I never felt an explicit desire to visit Australia. In my imagination, the country was a collection of dry bushes and desolate beaches, with all Australians trying their best to escape. For a history and culture lover Australia won’t be the first country to come to mind when planning for next vacation. For someone who does not know how to drive, Australia gives the idea of a nightmare destination, where trains are too expensive and buses are slow. Expectations play tricks with our mind. They paint pictures of azure coastal towns and mysterious scorching deserts on the walls of our office cubicle, making the waiting game easier. Sometimes they play sinister tricks though and create a false, preconceived notion, that holds us back from life changing experiences. And sometimes we rebel against them and end up with our world view turned upside down. That’s exactly what happened to me during my trip to Australia.

While you can’t deny the fact that US and Australia have a lot in common, the New World capitalist culture that they created have branched out into two distinct directions. On the surface everything looks the same: people speak the same language, driving culture is prevalent, you see the same clothing stores, restaurant chains and coffee brands in the downtown areas of big cities. Yet there is a peculiar angle to it. The connection between familiar and unknown creates an effect of wonder, almost like when you peel an apple and find an exotic fruit inside.

The outback, Sydney Opera House, Bondi beach, Uluru – those bucket list attractions are impressive and provide a perfect canvas for vacation photos. Things mentioned in this article, however, are less noticeable, yet they make up for a great travel story.

1. People are happier. 

Those who met Australians during their travels rave about fun time that those guys bring to the table. Australians know how to drink, how to party, how to travel, how to be adventurous, how to be friendly and how to enjoy the moment. Of course, it is a sweeping generalization to say that all Australians are wonderful human beings, but sometimes it just seems that there is a bigger place for happiness in their hearts and they know how to fill it up.

2. They travel more.

Travel is an inexplicable part of Australian culture. Australians will tell you stories from faraway places, they will take you on the road trip along the stunning ocean coast, they will stray from the beaten path and get lost in the jungle, but they will always find the way out. Travel is in their blood and it gets very contagious. They know where the winds of freedom blow and you will be blown away together.

3. Music and festivals.

Since Australia is largely associated with summer and outdoors it is no wonder their festival culture is thriving and plethora of open air events are going all year round. Moreover, they have good taste in music and some great artists too. Ever since I discovered Triple J station I can’t help but admire Australian musicians, who have a very distinct music style, unparalleled in its uniqueness.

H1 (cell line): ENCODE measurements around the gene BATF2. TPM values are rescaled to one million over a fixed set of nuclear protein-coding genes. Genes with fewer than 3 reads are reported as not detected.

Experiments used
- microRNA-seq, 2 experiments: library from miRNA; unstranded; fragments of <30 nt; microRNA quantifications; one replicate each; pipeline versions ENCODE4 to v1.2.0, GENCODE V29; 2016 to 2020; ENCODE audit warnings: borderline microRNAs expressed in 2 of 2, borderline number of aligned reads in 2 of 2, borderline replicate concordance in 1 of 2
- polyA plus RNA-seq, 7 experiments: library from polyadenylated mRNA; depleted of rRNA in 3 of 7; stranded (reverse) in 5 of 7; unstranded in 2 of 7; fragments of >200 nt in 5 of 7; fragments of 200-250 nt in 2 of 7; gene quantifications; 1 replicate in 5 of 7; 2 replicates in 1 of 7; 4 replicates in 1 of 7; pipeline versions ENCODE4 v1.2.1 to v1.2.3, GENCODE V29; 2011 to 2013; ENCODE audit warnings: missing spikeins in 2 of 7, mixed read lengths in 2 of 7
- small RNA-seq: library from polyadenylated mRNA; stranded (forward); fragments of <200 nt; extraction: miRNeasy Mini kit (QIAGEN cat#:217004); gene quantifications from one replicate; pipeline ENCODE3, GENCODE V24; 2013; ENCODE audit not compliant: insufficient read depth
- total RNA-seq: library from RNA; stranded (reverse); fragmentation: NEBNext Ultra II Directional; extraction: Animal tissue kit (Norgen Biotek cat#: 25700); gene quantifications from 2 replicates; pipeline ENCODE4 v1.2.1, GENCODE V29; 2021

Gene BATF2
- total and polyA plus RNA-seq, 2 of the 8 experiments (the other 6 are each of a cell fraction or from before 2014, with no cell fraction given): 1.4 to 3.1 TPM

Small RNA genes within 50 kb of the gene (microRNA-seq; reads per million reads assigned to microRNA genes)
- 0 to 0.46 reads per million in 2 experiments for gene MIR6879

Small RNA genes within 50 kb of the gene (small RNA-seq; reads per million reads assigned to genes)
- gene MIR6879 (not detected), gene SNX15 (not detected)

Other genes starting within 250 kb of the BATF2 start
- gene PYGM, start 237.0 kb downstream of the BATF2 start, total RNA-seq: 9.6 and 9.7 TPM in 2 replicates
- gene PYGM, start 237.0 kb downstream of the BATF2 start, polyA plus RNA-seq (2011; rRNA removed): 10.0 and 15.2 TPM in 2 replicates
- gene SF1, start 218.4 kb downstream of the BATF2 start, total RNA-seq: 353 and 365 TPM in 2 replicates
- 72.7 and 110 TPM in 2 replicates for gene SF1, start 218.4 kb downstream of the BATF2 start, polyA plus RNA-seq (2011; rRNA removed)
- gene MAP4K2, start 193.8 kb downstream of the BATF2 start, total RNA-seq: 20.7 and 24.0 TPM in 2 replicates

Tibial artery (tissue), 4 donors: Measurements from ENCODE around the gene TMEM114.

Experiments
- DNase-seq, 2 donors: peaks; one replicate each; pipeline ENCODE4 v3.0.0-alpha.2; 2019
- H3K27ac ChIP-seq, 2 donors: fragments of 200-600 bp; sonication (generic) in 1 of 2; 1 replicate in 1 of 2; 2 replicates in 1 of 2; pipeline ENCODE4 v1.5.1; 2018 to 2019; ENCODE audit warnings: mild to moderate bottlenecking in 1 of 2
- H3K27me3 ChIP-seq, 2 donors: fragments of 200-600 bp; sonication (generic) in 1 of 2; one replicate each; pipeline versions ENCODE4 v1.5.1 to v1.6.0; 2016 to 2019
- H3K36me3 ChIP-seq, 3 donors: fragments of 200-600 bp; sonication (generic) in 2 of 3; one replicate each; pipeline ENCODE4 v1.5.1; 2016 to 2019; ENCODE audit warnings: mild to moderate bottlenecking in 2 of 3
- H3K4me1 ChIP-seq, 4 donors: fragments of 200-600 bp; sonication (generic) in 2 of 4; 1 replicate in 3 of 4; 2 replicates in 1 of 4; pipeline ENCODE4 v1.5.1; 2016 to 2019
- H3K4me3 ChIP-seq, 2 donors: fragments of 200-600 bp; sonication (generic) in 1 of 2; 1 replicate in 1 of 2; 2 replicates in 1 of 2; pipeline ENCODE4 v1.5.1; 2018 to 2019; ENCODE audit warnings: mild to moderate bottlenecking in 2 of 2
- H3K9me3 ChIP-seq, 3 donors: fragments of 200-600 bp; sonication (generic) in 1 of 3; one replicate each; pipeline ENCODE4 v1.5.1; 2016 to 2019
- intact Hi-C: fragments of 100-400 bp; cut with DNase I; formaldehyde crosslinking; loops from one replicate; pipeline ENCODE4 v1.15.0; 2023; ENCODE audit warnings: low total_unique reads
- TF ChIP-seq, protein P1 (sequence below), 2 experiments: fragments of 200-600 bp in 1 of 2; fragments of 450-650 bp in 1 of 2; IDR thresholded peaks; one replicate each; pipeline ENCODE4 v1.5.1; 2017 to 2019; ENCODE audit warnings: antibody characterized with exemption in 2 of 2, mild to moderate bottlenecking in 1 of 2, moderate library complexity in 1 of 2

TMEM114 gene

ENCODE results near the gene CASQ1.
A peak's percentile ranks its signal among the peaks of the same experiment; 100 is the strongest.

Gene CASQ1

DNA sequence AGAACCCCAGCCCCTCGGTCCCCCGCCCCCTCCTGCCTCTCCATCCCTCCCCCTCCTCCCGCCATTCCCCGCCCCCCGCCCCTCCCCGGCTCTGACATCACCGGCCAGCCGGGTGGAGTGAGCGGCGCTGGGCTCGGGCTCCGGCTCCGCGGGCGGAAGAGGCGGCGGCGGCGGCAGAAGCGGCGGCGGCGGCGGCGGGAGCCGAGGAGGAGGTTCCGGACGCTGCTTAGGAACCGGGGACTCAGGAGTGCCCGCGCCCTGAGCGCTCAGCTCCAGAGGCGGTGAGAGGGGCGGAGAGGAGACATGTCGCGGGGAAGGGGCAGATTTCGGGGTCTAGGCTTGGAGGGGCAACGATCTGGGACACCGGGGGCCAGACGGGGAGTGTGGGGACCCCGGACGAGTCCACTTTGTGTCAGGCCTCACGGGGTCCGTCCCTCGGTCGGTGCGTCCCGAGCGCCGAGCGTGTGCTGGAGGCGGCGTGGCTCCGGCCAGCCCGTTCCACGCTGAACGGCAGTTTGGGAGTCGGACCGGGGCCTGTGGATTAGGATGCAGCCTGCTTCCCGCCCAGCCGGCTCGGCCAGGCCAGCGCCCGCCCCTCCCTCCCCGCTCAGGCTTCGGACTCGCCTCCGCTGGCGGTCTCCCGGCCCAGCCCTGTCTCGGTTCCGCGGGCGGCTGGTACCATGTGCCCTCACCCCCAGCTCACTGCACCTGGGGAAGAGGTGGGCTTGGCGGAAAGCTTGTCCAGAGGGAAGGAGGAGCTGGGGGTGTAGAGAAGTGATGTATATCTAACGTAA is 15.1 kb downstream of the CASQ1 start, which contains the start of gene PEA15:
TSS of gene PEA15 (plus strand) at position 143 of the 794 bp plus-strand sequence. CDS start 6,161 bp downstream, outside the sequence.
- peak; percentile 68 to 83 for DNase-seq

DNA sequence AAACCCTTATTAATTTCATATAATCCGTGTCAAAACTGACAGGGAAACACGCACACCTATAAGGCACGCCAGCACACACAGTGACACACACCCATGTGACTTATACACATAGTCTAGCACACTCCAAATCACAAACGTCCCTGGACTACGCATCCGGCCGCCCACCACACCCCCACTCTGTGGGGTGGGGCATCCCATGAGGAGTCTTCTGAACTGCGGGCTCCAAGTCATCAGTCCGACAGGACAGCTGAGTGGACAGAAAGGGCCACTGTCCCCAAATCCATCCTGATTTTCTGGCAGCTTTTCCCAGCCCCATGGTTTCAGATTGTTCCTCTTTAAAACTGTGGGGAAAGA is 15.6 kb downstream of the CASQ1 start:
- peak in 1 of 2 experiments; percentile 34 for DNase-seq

4. Expat community.

Whether you are a business executive, a young sales representative trying to get intital work experience or a digital nomad, you will have no shortage of choice of communities to join. Expat community is a very diluted term in Australia since the locals are also in some way expats (Australia was built on immigration, so pretty much everyone here is an expat). As a result, and unlike in any other country, locals are more open to mingle with the newcomers and no one ever feels excluded. This makes it easier for people to assimilate, share their expat struggles and form steady social circle in the newly acquired motherland.

5. Hedonistic culture.

Americans live to work, Australians work to live. Australia boasts gorgeous beaches, amazing parks, beautiful people, prosperous economy, very rich land and diverse wildlife. When there are so many exciting and entertaining things happening at your doorstep, work ceases to be the only source of joy and fulfillment. You get constantly distracted by the world beauty and learn to be grateful for it.

Some of my best travel memories were created in Australia and I am still longing to go back to this beautiful country. Next time I visit, I’ll be sure to delve deeper into the incredible laid-back culture that often gets overshadowed by the country’s iconic landmarks and grandiose sightseeing spots.

By Rano Salieva


  • Simple post, to the point, an easy read and I definitely am adding this to my bucket list!

    • Rano S.

      Thanks for great feedback!

  • I was in Sydney six hours and spent a night sleeping in Melbourne (I was sick so couldn’t really explore), but it made me want to spend more time there and definitely feel like I could already notice all these things.

    • Rano S.

      Oh no, Melbourne is the best, such a shame you did not get to experience it!

  • As an Australian I feel like you have captured some of the positives of Australian culture. Love the list!

    • Rano S.

      Hey, thanks! Good to hear positive feedback from a native Australian!